Whereas their debut album ‘Maleus Maleficarum’ had some hints of thrash metal, this was gone on ‘Consuming Impulse’ although the uptempo polka beat was still of course very much present . The production was heavy yet remarkably transparent. The riffs of Patrick Mameli on ‘Consuming Impulse’ are simply mind-blowing. Even though quite simple at times they still prove extremely deadly. Try the main riffs in the verses of ‘Process of Suffocation’ and ‘The Trauma’ for starters. Speed monsters like ‘Dehydrated’ and ‘Reduced To Ashes’ were simple compositions but the intensity of this material just oozes out of your speakers. The presence of these straight forward raging death metal tracks was perfect to balance the dynamics and variety of the album.
Songs such as ‘Chronic Infection’ and the classic ‘Out Of The Body’ incorporated some great interacting differentiating guitars and much more diversity in pace and riffing. On the entire album the leads and solo’s of both Mameli and Utterwijk were perfectly written to serve the compositions, incorporating technique and aggression or atmosphere when needed. Even at this stage in their career -when listening closer to the chorus of ‘The Trauma’ for example- one could already hear hints of what later would become their jazzy riffing on the ‘Spheres’ album. On top of that, let’s not forget the vile, dirty and understandable vocals of Martin van Drunen which were the icing on the cake.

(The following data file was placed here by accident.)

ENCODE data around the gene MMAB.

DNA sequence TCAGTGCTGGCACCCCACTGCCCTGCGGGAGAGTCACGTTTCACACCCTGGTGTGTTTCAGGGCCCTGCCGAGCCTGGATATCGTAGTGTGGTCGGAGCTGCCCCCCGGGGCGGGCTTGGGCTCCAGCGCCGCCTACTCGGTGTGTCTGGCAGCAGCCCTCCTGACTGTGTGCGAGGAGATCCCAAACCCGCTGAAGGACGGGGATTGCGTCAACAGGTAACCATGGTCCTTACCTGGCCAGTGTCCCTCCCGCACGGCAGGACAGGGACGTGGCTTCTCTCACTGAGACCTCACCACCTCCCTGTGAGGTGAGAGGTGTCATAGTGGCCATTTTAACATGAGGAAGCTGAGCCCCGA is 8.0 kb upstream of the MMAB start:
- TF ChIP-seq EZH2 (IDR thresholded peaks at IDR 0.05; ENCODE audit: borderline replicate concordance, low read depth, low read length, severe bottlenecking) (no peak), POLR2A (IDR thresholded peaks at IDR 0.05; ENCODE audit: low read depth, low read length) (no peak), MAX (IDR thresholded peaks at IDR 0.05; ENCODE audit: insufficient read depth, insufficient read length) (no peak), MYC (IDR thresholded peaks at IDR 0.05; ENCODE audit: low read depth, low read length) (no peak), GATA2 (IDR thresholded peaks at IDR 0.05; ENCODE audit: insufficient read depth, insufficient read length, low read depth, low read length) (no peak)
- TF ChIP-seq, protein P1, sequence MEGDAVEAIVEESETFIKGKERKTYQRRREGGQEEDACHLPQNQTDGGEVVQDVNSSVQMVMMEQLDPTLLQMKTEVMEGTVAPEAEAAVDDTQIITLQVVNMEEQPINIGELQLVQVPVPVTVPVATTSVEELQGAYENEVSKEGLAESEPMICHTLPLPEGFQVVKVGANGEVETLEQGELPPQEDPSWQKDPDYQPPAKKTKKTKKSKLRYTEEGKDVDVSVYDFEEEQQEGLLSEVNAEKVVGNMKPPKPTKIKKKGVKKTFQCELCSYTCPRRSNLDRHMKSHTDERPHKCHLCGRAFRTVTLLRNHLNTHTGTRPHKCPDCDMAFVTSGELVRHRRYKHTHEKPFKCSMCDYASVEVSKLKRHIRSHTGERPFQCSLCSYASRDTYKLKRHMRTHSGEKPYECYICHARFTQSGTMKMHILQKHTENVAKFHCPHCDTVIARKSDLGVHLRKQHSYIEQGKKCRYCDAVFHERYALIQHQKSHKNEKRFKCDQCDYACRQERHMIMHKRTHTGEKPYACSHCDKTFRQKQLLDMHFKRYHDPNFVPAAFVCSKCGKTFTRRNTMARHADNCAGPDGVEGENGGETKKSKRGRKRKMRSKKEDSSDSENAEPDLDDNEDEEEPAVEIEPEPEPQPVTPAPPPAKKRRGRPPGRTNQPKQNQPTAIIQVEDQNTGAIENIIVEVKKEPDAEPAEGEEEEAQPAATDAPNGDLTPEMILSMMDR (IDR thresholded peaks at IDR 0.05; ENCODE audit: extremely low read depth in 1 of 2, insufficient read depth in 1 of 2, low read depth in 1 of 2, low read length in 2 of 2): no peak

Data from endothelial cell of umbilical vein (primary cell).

The album had everything a 1989 death metal fan could ask for. Speed, diversity, catchy tunes and riffs one could also enjoy humming or playing along. Apart from the sheer quality of this album, it also proved to be one of the most important and influential early Dutch death metal albums. Lots of Dutch bands have tried but none have ever achieved getting close to the grandeur of Pestilence except for Gorefest in their glorious period a few years later. Only reason not to give this album 100% points was the poor album cover.
Pestilence's Consuming Impulse is a very cool death metal record because it is very old school and quite different than the stuff they released afterwards. Whereas they went on to create a more progressive sound with albums such as Testimony of the Ancients and Spheres, Consuming Impulse is straight death metal with no holds barred.
The guitar tandem of the Patricks mameli and Uterwijk is super tight, with blazing riffs and ferocious leads that are just brutal and very reminiscent of early death metal. The vocals are very low and guttural on this record, something that would also eventually change in the band's sound.